• Death in the Ring

    After 24-year-old Dennis Munson Jr. of Milwaukee collapsed following his first amateur kickboxing match in March, Milwaukee Journal Sentinel reporter John Diedrich got a tip and started digging into what happened. What he uncovered was a series of errors by fight officials in an unregulated bout. The ringside doctor, referee and coach in the corner all missed obvious signs that Munson was in serious trouble, according to a dozen independent experts who reviewed the fight video for the Journal Sentinel. The doctor was looking at his cell phone when he should have been monitoring the fighters. The corner man propped up Munson between rounds and slapped him in the face and was holding him by the neck and face just before he collapsed. And the referee did not intervene to assess Munson. Medical care was delayed over a disagreement on care and confusion about how to get out of the building. Emergency medical protocol was not followed. And then video of the fight, provided to police, was missing 32 seconds at a key time, just before Munson collapsed. The Journal Sentinel investigation uncovered more problems in unregulated kickboxing in Wisconsin. For instance, state regulators attended a match at a Harley-Davidson dealership — but only to oversee boxing events.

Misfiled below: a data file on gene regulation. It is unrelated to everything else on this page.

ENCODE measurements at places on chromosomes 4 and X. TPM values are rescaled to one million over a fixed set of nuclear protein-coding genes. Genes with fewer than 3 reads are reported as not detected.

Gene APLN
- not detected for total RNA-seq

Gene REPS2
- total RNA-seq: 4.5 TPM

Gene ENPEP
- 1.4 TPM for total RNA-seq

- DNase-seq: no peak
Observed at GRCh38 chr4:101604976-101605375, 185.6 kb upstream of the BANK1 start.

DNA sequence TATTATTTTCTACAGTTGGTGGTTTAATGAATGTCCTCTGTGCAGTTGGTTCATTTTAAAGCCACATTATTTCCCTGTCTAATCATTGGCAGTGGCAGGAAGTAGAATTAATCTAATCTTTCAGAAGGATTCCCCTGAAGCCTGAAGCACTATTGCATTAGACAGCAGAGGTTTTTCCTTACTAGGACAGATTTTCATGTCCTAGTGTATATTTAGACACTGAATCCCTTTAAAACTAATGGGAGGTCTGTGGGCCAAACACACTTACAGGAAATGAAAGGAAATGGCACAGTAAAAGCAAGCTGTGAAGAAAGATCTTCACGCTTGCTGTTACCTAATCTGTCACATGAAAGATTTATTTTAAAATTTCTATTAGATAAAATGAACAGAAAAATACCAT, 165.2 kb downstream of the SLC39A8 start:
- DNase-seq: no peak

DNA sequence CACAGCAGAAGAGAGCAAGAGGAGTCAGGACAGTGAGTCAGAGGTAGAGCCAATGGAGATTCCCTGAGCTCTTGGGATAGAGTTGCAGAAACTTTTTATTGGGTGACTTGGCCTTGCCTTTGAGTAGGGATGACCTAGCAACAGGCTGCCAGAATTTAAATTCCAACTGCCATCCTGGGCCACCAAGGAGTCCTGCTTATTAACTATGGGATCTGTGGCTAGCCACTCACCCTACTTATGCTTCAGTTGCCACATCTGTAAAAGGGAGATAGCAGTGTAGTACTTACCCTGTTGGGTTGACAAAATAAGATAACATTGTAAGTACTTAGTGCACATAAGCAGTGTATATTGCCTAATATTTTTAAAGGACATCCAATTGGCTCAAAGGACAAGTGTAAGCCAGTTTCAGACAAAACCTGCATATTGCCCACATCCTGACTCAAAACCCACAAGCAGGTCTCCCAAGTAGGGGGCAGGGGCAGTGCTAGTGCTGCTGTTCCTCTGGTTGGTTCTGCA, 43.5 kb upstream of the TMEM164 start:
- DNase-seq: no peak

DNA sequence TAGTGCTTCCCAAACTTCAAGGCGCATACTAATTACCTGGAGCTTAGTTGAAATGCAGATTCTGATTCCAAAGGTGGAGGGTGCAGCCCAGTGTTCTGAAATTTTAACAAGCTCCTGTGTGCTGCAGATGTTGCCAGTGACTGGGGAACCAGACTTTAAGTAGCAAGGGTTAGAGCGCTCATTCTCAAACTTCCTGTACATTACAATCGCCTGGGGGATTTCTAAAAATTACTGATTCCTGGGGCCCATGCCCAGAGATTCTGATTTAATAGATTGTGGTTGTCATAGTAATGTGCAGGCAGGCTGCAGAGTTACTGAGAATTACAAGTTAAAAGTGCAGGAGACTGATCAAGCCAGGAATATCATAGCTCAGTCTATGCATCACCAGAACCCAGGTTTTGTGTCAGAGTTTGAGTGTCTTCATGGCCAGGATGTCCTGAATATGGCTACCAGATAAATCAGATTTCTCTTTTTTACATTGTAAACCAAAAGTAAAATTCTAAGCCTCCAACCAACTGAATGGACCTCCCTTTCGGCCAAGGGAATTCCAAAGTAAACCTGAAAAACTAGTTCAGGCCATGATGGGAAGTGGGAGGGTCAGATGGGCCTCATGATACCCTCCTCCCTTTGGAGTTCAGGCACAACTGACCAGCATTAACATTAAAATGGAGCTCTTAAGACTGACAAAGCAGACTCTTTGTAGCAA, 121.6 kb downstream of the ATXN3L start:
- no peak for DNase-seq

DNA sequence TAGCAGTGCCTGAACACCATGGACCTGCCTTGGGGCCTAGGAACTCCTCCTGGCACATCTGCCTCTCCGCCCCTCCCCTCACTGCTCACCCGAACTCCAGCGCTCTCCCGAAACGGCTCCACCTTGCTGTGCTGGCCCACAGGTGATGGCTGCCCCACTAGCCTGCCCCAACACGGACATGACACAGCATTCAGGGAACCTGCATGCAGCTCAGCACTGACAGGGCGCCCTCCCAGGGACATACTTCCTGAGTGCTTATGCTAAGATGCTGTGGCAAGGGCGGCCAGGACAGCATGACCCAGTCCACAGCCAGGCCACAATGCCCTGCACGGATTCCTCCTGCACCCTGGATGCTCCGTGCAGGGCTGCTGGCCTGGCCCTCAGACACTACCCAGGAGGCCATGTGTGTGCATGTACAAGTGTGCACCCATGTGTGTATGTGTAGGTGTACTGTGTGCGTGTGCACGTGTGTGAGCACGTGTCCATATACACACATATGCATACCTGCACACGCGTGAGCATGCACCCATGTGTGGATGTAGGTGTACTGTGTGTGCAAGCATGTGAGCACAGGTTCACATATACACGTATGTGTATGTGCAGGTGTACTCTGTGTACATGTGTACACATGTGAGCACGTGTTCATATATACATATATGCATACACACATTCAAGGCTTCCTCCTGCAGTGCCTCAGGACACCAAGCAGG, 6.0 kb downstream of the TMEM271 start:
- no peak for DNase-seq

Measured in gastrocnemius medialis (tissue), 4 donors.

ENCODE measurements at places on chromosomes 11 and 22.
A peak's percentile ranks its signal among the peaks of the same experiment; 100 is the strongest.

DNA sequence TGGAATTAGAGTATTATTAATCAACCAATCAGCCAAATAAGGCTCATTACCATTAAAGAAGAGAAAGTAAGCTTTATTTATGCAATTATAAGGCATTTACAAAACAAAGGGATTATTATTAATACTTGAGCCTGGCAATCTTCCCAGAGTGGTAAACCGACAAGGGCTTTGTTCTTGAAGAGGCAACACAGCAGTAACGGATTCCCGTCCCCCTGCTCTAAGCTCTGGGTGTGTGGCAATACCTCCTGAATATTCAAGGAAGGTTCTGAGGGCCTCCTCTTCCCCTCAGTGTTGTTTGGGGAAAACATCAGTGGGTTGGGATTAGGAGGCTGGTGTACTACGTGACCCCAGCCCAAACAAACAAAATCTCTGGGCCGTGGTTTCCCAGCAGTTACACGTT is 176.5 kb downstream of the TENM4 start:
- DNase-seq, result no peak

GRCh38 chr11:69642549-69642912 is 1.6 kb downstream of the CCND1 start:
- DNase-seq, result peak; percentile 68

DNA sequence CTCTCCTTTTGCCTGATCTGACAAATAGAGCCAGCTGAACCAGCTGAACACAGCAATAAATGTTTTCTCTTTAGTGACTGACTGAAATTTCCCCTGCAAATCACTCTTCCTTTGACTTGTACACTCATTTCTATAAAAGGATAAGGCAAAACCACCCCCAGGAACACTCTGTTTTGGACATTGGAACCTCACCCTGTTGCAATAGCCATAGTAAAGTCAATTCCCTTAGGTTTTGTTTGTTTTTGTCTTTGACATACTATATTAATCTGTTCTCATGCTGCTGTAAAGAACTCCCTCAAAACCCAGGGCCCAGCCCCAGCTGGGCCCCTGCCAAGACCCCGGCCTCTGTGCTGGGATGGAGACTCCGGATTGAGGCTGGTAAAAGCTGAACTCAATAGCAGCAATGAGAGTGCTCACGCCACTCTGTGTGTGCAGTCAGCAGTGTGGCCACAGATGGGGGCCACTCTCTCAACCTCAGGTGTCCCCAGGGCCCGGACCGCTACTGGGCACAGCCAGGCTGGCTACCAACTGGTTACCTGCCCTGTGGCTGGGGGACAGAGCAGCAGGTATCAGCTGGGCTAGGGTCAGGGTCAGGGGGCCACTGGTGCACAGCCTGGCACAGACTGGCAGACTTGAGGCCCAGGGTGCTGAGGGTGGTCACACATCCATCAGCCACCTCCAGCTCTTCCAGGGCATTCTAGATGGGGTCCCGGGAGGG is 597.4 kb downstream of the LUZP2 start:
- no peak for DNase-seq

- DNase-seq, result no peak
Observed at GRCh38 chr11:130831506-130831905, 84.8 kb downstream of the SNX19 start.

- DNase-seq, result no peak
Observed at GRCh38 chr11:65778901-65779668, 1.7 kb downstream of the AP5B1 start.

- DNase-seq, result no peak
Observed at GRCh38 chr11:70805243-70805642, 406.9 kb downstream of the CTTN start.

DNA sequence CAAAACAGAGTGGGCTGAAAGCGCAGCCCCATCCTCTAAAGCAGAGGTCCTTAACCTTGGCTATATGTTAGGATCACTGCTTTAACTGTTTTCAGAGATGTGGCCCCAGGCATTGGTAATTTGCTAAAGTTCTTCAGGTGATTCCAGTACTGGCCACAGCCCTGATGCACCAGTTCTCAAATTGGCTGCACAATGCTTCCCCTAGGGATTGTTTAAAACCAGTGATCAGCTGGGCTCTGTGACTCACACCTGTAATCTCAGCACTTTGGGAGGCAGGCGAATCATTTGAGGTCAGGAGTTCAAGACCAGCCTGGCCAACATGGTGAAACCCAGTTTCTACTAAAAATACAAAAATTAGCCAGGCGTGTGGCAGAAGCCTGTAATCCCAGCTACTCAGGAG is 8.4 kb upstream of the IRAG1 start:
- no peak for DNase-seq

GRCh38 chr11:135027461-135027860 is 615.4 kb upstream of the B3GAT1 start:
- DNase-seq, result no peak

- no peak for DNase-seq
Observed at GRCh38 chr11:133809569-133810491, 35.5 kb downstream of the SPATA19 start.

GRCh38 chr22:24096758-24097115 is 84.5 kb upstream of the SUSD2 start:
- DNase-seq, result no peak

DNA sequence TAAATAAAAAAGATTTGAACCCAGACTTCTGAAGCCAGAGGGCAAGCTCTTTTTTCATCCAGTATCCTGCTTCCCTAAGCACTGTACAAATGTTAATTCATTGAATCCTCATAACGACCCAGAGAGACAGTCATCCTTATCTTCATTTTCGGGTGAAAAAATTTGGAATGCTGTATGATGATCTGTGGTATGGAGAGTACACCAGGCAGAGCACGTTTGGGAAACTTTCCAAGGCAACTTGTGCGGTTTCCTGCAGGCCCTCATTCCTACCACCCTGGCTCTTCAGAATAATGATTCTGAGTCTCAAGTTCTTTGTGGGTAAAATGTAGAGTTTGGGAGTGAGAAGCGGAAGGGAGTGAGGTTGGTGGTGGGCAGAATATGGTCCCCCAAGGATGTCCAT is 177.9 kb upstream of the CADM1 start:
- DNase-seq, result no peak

• Pension Crisis

    Jacksonville’s Police and Fire Pension Fund is in crisis. The fund has about 43 cents available for every dollar promised to its retired police officers and fire fighters. Now $2.88 billion, the multiplying city debt is threatening the city’s financial stability. Bond ratings have been downgraded. City projects have been scuttled. Bankruptcy is feared. The recent recession isn’t the only thing that crippled the fund. Deals done in secret, deals hidden for more than a decade and sweetheart deals that allowed a select few to skirt regulations and retire from public service jobs with hundreds of thousands of extra dollars they weren’t entitled to are also to blame.
  • Syria: Arming the Rebels

    FRONTLINE finds Syrian rebel fighters who say they are being armed and trained by the U.S.